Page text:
In the midst of the challenges we went through this Spring semester, I decided to address the priorities of general education using some critical and innovating teaching strategies, such as collaborative assignments and projects on OpenLab, ePortfolios, open educational resources to further engage my students in the new academic context.

Learning Goals: What do you aim to achieve with this activity?

Research has shown that online learning is generally less effective than face-to-face interaction and that students who are already struggling are likely to be harmed the most.
My goal is to compensate the drawbacks of remote instruction: self-discipline, time management, anxiety and depression due to isolation.

Timing: At what point in the lesson or semester do you use this activity? How much classroom time do you devote to it? How much out-of-class time is expected?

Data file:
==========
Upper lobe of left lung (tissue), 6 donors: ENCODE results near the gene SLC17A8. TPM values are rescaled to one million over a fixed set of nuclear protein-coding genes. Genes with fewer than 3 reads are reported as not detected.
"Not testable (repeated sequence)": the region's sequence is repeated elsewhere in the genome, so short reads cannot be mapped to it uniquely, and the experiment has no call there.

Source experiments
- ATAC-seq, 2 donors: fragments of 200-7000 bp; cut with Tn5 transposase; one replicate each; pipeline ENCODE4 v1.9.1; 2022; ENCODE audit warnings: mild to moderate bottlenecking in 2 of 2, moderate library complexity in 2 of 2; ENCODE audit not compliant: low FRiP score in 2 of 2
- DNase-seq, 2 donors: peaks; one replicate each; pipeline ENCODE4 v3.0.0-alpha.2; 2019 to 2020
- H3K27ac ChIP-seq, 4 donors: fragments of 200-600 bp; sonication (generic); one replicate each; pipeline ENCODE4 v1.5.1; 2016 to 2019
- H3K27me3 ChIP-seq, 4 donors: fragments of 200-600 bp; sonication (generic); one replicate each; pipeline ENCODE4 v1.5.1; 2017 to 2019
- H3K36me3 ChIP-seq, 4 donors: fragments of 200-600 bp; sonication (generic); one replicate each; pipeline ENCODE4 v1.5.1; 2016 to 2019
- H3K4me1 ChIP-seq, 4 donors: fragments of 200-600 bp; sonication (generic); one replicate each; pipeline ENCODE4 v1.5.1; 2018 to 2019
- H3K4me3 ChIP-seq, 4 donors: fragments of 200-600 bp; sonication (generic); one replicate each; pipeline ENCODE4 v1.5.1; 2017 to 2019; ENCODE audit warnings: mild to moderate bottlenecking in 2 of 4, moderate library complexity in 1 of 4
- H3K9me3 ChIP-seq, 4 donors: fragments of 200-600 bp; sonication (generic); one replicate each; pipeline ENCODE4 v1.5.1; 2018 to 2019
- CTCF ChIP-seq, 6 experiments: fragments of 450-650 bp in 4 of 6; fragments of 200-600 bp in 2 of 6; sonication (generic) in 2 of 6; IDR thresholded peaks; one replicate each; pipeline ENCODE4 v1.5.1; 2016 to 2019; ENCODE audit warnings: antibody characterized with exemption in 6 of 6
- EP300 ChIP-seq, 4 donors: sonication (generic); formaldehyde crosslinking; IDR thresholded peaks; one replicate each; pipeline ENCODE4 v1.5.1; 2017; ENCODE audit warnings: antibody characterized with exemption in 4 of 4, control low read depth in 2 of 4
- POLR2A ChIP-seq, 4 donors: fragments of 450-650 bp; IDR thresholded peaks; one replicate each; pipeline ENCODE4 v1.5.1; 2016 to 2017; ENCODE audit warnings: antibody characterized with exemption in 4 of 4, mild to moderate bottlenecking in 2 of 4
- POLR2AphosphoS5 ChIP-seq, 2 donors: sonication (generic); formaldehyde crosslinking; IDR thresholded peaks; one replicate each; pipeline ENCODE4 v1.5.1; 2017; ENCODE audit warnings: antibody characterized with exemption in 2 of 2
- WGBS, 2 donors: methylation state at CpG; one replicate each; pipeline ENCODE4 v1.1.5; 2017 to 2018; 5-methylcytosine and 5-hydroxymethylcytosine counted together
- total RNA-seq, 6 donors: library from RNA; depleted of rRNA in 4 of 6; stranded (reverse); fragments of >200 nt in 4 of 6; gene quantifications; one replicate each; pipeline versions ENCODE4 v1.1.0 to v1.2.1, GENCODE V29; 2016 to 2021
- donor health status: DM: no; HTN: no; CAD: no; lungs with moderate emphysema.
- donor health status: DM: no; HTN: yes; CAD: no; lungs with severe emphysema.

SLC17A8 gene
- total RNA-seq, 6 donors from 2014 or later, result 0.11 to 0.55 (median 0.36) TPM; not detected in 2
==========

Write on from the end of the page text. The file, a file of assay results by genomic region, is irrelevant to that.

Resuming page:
The entire semester.

Logistics: What preparation is needed for this activity? What instructions do you give students? Is the activity low-stakes, high-stakes, or something else?

In terms of high impact educational practices, I will consider collaborative assignments and projects and ePortfolios. While I will continue to request that each homework assignment to be completed and submitted individually, multiple attempts are allowed and the highest grade to be recorded. At the end of the semester, a final project in a form of a computer program will be assigned to 4 groups of students, and each student needs to have his/her collaborative share. This final project will weight 30% of the final grade for each student in the group and needs to be posted on OpenLab.

Assessment: How do you assess this activity? What assessment measures do you use? Do you use a VALUE rubric? If not, how did you develop your rubric? Is your course part of the college-wide general education assessment initiative?